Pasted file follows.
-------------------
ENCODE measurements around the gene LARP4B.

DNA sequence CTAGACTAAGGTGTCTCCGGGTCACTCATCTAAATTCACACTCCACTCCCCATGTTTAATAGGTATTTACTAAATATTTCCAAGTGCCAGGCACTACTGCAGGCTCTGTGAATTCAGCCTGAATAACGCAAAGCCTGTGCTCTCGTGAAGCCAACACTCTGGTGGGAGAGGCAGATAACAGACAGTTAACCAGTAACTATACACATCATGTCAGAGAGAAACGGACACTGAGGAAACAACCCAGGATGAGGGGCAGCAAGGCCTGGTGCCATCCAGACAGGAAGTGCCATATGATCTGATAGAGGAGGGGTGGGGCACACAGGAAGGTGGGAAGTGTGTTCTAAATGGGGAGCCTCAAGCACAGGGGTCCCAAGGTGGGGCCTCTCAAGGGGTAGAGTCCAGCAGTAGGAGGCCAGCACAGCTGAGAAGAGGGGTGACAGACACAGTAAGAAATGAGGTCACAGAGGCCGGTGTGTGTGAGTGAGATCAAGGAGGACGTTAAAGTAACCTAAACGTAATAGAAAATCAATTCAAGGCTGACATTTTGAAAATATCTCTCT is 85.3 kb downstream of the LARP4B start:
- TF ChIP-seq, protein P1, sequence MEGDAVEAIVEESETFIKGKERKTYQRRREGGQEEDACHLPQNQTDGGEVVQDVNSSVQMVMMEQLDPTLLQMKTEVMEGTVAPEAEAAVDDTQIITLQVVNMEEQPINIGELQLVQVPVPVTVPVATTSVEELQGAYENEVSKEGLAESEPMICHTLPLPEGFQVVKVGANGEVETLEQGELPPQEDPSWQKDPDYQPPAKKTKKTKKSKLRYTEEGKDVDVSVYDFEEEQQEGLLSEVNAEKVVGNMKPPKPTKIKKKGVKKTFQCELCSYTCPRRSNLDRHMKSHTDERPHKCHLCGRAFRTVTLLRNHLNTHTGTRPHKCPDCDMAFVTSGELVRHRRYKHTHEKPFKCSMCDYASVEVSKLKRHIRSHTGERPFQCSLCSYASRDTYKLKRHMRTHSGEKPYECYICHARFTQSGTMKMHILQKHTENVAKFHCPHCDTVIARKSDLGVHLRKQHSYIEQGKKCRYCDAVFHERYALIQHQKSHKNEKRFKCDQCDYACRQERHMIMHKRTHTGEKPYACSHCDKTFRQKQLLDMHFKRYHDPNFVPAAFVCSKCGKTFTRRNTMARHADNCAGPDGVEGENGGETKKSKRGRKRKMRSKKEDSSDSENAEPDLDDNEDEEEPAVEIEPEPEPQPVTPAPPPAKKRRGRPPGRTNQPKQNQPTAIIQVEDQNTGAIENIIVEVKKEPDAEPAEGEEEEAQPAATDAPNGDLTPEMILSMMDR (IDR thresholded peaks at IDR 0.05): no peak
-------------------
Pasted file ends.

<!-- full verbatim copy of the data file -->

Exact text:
ENCODE measurements around the gene LARP4B.

DNA sequence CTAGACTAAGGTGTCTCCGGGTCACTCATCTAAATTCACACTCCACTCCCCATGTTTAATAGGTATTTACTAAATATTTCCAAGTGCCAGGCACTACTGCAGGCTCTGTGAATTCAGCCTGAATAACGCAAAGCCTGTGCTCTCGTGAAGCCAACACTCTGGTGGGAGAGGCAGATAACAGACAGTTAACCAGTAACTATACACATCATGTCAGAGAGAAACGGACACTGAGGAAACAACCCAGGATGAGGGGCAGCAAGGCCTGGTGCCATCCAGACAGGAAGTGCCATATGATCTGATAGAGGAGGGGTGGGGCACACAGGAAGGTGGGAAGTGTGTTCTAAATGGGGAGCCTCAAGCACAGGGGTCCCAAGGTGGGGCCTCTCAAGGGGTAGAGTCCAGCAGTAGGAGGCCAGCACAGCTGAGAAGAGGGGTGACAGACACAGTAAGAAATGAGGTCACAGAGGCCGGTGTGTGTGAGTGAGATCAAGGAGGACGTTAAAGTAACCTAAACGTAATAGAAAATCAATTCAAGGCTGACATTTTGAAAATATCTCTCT is 85.3 kb downstream of the LARP4B start:
- TF ChIP-seq, protein P1, sequence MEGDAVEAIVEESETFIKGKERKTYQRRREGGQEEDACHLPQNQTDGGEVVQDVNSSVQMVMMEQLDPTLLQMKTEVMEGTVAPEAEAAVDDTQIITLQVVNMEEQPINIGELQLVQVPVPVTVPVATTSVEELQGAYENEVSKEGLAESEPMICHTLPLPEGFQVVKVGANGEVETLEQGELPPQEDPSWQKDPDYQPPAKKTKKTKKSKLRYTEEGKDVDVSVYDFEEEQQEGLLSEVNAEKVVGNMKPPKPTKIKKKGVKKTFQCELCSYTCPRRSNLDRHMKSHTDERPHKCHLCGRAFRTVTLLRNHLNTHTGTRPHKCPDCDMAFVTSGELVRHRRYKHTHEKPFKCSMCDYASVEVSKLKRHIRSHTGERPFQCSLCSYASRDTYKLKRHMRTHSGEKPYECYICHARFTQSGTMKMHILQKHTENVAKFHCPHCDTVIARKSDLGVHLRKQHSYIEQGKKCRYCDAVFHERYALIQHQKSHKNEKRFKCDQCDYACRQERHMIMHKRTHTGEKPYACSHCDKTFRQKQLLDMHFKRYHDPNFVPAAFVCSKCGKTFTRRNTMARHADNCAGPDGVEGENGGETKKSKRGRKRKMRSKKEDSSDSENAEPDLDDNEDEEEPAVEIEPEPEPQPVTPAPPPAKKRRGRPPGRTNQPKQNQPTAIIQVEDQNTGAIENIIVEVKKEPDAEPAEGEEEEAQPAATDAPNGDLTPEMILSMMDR (IDR thresholded peaks at IDR 0.05): no peak